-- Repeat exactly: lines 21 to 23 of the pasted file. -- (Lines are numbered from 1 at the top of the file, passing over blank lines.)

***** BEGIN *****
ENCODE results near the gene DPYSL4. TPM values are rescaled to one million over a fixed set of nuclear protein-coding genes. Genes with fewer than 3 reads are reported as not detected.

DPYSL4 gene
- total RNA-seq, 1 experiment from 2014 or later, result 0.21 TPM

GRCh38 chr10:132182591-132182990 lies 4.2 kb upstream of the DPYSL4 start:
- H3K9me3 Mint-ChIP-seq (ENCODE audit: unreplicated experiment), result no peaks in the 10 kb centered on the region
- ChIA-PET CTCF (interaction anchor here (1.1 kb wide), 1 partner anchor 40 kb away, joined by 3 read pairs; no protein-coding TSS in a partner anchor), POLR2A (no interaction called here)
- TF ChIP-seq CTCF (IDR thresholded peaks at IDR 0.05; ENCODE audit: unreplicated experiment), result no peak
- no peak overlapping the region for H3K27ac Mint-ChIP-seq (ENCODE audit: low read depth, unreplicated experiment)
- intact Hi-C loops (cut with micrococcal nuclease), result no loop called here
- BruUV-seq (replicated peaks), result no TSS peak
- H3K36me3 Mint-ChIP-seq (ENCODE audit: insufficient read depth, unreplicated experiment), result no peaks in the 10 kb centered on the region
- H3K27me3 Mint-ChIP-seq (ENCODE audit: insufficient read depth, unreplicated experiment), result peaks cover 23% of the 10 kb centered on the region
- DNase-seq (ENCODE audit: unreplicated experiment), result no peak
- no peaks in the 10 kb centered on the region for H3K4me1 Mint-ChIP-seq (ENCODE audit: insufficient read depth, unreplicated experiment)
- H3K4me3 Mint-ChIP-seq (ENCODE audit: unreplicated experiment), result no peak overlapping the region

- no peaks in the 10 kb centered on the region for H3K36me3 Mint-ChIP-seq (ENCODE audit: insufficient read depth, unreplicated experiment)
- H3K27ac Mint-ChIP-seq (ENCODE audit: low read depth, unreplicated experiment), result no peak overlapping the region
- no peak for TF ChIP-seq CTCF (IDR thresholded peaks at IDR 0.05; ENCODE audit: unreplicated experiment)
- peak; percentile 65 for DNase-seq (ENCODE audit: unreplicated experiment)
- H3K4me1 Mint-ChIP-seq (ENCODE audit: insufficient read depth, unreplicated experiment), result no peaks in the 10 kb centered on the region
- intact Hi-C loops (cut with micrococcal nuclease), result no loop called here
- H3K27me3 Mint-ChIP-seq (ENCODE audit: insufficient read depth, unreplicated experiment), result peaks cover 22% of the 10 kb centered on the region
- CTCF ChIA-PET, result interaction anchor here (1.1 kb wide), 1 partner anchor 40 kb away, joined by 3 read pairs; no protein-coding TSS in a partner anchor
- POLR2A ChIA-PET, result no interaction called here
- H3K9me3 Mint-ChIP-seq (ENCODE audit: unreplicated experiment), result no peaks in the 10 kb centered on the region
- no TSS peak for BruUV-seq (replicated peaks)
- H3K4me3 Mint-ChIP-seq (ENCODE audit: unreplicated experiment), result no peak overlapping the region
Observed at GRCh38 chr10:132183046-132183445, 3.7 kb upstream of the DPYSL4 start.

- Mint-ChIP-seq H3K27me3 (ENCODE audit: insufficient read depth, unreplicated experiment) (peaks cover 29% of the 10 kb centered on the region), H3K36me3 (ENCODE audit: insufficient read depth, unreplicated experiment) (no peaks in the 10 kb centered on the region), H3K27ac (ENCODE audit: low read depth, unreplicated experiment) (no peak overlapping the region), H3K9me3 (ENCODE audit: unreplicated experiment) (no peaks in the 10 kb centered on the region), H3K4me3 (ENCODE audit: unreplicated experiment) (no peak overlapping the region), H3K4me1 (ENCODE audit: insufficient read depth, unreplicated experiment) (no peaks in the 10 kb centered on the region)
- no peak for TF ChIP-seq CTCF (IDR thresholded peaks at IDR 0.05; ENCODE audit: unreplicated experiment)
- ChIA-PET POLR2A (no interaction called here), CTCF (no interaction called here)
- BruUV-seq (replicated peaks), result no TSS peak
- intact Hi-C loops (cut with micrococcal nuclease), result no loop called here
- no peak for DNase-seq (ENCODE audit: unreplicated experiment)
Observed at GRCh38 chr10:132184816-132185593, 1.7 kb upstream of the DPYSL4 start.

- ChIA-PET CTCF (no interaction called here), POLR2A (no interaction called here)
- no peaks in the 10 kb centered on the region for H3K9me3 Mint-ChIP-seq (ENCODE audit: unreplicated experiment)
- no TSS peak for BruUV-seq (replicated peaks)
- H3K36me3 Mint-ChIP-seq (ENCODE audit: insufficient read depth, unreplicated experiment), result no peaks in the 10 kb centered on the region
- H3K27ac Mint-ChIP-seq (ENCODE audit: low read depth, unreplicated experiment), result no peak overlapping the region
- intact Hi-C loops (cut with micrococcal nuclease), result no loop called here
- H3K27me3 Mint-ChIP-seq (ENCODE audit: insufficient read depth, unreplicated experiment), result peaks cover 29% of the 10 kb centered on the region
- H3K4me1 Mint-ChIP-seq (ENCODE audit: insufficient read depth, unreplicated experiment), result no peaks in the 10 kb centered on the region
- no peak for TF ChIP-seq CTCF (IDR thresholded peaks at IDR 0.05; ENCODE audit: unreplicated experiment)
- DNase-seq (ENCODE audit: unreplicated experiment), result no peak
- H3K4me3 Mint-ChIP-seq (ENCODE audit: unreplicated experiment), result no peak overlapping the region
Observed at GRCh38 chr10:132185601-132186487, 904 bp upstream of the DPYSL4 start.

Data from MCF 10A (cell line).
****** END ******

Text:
- intact Hi-C loops (cut with micrococcal nuclease), result no loop called here
- H3K27me3 Mint-ChIP-seq (ENCODE audit: insufficient read depth, unreplicated experiment), result peaks cover 22% of the 10 kb centered on the region
- CTCF ChIA-PET, result interaction anchor here (1.1 kb wide), 1 partner anchor 40 kb away, joined by 3 read pairs; no protein-coding TSS in a partner anchor